McIlroy and the Changing Murals of Northern Ireland

According to a piece on the BBC website, the images recently appearing on buildings in Northern Ireland are different from their predecessor .

“Murals have long been painted on the end of terraces in Northern Ireland. But the subjects of the paintings are changing. Here golfer Rory McIlroy is pictured on a wall in the Holylands area of Belfast.”

Irish boxer Michael Conlan, who won a bronze medal in the flyweight division at the 2012 Olympics, is also the subject of a mural.

You can see the complete BBC mural slide show by clicking here

According to Wikipedia, “Northern Ireland contains arguably the most famous political murals. Almost 2,000 murals have been documented in Northern Ireland since the 1970s. The murals tend to represent one side’s political point of view, or commemorate an event or person(s) involved in the history of Northern Ireland, particularly during the Troubles.

Almost all Northern Ireland murals promote either republican or loyalist political beliefs, often glorifying paramilitary groups such as the Provisional Irish Republican Army, Ulster Freedom Fighters and the Ulster Volunteer Force, while others commemorate people who have lost their lives in paramilitary or military attacks.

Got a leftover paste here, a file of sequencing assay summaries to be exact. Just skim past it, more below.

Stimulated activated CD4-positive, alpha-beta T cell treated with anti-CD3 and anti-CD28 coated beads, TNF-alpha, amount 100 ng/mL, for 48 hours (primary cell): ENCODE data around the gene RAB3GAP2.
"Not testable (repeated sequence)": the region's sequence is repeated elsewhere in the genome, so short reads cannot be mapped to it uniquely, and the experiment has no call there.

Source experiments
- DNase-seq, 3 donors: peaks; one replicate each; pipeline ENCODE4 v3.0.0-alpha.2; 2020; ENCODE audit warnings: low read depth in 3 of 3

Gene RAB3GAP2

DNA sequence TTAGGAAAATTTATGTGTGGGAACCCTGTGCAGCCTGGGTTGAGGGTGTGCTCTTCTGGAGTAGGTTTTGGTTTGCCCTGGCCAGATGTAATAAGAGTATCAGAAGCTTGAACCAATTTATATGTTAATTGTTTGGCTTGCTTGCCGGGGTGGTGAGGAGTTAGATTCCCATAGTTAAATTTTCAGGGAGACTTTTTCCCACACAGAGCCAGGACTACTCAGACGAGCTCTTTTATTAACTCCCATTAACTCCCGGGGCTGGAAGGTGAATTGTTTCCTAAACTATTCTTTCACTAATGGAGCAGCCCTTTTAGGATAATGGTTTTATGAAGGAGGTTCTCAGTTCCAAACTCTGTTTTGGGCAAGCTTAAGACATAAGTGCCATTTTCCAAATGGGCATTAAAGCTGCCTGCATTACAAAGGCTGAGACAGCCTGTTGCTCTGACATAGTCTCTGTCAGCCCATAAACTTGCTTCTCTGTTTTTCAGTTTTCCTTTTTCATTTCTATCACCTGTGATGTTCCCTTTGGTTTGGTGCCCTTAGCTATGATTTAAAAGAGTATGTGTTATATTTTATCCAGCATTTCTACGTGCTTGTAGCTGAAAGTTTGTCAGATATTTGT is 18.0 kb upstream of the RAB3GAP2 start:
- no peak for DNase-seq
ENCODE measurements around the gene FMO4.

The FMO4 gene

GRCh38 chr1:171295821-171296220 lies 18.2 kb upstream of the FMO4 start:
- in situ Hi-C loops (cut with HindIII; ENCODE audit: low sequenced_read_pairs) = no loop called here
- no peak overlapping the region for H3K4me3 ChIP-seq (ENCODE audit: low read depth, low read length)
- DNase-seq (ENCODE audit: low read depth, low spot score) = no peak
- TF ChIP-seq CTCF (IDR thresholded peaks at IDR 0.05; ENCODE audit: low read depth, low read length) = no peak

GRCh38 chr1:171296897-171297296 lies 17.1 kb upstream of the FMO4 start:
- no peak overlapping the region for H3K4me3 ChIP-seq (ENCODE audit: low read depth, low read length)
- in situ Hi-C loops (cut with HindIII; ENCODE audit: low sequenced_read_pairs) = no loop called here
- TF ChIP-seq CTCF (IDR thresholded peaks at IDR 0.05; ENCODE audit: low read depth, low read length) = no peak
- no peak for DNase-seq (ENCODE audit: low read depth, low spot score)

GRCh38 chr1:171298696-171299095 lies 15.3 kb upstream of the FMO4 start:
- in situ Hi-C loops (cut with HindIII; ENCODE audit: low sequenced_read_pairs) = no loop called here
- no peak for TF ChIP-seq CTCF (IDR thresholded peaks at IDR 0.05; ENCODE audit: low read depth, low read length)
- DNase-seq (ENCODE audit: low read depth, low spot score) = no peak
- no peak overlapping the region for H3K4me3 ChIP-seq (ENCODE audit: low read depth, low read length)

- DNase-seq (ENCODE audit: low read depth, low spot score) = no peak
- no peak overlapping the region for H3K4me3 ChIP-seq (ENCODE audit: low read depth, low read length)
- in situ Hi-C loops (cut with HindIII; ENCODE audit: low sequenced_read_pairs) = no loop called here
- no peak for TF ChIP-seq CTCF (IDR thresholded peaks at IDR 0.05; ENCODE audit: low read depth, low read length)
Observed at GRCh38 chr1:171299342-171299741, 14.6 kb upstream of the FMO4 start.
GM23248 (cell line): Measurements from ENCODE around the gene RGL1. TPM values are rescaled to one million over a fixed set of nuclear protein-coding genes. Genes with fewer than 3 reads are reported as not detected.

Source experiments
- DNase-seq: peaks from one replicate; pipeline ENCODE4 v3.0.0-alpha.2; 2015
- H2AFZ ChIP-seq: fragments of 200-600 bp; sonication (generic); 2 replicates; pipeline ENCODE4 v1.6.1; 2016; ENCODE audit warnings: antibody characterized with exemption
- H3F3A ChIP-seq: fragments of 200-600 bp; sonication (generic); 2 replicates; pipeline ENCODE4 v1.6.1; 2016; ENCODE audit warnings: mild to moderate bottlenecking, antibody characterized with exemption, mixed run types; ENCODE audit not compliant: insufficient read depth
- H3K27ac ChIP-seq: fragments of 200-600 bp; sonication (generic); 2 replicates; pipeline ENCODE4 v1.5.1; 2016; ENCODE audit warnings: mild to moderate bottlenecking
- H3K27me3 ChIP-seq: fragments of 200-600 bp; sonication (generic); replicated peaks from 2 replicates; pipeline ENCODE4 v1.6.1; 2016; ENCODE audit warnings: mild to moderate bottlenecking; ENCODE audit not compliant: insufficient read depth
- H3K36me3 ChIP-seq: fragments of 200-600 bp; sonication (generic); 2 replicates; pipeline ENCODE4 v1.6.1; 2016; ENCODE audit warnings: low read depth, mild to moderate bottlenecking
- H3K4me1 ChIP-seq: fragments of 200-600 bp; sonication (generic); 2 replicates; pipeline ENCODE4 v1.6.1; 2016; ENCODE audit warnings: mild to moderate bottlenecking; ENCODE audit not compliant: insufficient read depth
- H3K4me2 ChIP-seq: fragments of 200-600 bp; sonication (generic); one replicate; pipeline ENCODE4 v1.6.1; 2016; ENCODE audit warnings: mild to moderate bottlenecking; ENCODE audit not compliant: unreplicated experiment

For anyone who has been to Northern Ireland, the murals pertaining to the Troubles leave an indelible impression on the memory.

The sports-related paintings are a sign that tensions in Northern Ireland continue to ease.

According to a BBC News story, “About 120 soldiers based in Northern Ireland are to lose their jobs during the next 18 months as part of plans to restructure the Army.

“All current military bases and training facilities in Northern Ireland will remain open under the plans.

“However, the number of troops based in them will be reduced to about 2,000.

“That figure is similar to the troop deployment level in Northern Ireland before the outbreak of the Troubles.”

Northern Ireland is home to such phenomenal golf courses as Royal Portrush and  Royal County Down, as well as the course with one of my favorite opening and closing holes, Ardglass.







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